Grid Ref : NY 562154

The village of Shap consists mainly of two long lines of grey stone houses, many dating from the 18th century, lining the A6 road that runs through the village. Until 1970, and the completion of the M6 between Kendal and Penrith, the A6 across Shap summit formed the main north-south route, linking the industrial areas of north-west England with Scotland.


The route was busy, and notoriously hazardous in poor weather conditions. Often in winter the road became snow-bound and impassable. Ironically, when the M6 arrived, it spelt disaster to many of the prosperous shops, hotels and other businesses, on which the economy of the village relied.


In the centre of the village is the market hall, with its curious windows and rounded arches, which dates from a few years after the village was granted its market cherter in 1687.


Shap village, looking south, with the M6 top left, the A6 going through the village, the
West Coast Main Line bypassing the village, and Shap Beck limestone quarry top centre.
Aerial photo by Simon Ledingham

The area around Shap was extensively settled in Neolithic times, and there are several stone circles, and other standing stones nearby.


Shap Summit, about 2¼ miles south of the former Shap station, is the highest point on the West Coast main railway line from London to Glasgow, at 914ft above sea level. Shap summit on the A6 is about 1350 feet above sea level, and in a small lay by is a memorial ‘to the drivers and crew of vehicles that made possible the social and commercial links between north and south on the old and the difficult route over Shap Fell’.


Shap has more recently built up around its quarrying activities. As well as limestone, there is the Shap blue granite, and the more famous Shap pink granite, seen throughout Britain in kerbstones and building frontages, and both quarried about two miles south from the village, near Shap Summit.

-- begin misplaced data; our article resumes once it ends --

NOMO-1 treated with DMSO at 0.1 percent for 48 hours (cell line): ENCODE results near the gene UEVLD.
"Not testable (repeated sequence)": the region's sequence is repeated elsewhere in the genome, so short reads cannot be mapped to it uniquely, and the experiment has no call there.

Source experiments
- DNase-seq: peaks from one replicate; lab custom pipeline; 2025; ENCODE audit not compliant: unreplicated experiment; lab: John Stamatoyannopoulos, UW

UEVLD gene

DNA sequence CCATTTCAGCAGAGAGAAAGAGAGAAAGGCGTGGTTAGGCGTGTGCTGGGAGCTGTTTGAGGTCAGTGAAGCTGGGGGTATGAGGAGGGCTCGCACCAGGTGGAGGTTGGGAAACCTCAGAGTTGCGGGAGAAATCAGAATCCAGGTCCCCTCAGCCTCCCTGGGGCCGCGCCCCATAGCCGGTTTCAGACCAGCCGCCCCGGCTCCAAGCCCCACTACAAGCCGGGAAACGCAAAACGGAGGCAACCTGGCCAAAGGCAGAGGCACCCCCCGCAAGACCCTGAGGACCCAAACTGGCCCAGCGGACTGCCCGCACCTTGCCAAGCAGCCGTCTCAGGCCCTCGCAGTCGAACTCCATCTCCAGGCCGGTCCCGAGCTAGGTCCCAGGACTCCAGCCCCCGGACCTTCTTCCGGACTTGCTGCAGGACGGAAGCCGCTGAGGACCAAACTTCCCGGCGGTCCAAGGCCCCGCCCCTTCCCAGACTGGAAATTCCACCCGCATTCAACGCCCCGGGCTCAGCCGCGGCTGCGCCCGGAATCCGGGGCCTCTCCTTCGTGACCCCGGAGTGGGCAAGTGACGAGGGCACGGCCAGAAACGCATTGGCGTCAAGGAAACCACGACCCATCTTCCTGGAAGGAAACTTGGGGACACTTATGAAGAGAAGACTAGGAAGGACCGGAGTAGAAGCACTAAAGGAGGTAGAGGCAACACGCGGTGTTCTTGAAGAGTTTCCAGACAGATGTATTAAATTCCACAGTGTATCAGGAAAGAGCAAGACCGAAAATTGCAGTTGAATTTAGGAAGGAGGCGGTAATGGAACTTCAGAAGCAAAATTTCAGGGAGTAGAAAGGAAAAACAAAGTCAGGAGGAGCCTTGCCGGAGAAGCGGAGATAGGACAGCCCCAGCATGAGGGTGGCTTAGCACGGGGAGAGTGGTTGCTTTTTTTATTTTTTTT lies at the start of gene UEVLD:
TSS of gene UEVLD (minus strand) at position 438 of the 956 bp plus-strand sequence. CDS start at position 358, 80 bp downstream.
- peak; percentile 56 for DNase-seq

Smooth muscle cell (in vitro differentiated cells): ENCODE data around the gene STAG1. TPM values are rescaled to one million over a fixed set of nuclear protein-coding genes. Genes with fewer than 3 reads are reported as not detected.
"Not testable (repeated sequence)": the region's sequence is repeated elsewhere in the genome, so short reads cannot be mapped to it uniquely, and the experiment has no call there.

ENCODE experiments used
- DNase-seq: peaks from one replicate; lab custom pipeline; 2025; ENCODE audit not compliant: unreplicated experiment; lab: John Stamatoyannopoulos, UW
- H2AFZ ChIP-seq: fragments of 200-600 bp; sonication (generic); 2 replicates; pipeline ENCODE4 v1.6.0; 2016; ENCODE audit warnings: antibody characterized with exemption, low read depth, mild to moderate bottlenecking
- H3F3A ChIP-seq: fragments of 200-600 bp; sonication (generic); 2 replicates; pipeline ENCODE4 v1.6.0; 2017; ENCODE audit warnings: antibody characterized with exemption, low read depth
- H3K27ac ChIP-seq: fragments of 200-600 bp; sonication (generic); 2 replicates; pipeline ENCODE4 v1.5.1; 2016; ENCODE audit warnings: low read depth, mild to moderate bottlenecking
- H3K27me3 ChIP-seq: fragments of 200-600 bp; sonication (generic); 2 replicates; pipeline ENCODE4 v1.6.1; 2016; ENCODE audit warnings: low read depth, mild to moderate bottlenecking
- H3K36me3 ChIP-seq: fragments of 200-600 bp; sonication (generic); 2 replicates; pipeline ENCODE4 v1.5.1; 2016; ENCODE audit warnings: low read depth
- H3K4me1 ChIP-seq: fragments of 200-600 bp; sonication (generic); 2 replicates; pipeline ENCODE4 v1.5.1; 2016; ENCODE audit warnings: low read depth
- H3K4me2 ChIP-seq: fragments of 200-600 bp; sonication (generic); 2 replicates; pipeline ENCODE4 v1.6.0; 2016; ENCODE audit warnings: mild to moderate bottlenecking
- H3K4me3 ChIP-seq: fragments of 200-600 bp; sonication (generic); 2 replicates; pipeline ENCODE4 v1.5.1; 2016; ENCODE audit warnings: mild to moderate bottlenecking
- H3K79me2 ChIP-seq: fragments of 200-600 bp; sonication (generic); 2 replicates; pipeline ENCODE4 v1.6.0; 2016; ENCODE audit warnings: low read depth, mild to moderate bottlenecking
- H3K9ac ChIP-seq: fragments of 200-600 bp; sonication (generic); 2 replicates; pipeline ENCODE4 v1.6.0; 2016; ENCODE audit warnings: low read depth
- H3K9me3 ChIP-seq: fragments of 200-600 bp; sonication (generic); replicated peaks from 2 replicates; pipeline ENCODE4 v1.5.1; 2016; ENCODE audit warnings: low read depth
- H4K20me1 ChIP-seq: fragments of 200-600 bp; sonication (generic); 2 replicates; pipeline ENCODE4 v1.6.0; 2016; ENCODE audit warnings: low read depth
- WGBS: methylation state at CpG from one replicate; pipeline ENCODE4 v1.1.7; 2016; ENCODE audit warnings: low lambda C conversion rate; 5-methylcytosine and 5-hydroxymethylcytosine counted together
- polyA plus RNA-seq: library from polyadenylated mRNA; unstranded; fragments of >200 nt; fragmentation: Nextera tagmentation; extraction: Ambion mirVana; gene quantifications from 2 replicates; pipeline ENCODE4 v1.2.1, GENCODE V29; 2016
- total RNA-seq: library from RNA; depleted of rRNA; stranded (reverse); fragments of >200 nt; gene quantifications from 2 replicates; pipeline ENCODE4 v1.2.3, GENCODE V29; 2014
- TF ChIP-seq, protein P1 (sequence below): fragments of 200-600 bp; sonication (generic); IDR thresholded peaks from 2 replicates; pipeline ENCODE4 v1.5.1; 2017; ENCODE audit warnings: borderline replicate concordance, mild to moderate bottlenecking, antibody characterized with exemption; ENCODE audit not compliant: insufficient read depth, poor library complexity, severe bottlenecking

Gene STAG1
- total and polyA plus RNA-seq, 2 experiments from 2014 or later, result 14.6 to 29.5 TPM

Kemp Howe stone circle, cut in half by the railway, beside the Shap Fell lime works.

A short distance south of the village the Kemp Howe Stone Circle is cut in two by the railway, narrowly missed by the A6 and overshadowed by the lime works. Only six stones remain, with others probably under the railway embankment, and those that were on the other side of the railway now lost after construction of the works sidings.


This circle used to have an avenue of stones leading from it to a barrow in the NNW. Some of these avenue stones can still be seen today, although the avenue was ruined at the time of enclosure of the common land. Just to the west of Shap are dotted a collection of standing stones which are the remains of this avenue. The Thunder Stone stands at NY 552157 and the curiously named Goggleby Stone can be found at NY 559151. Three other standing stones are marked on the OS map in this area.


Nearby is Haweswater, a man-made lake, built to supply water to Manchester. It is probably best remembered for running dry in the 1980’s, when the flooded village of Mardale was again accessible to walkers, bringing back memories and creating a tremendous visitor attraction. It is a beautiful valley well worth seeing even when full.


Shap Abbey is about half a mile west of the village. It stands in a picturesque setting by the River Lowther, with nothing nearby to interrupt the beauty of the lonely and unfrequented site. It was built in 1199, the last Abbey to be founded in England, and the last to be dissolved by Henry VIII in 1540.


Nearby is the medieval Keld Chapel, owned by the National Trust, and one of their more remote religious sites.


St Michael’s church has some 12th century elements, though its tower dates from the reign of George IV, and the chancel is Victorian.


In the film “Withnail and I” (1986), ‘Crow Cragg’ is Sleddale Hall, until recently a derelict cottage alongside Wet Sleddale Reservoir just west from the A6, near Shap. This is on private property, and should not be visited.


Shap Wells Hotel. Aerial photo by Simon Ledingham

Shap Wells was opened in 1833 to serve the growing numbers of visitors coming to take the waters of the Shap Spa, located in the hotel’s grounds. Under the ownership of the Earl of Lonsdale the hotel became a fashionable resort visited by many members of the aristocracy, the best known of these being HRH Princess Mary. During the second world war Shap Wells was requisitioned as a prisoner of war camp for senior Luftwaffe and German Naval Officers. In 1962, after a period of decline, the building was purchased and turned into the fine hotel it is today. Location – NY 579096

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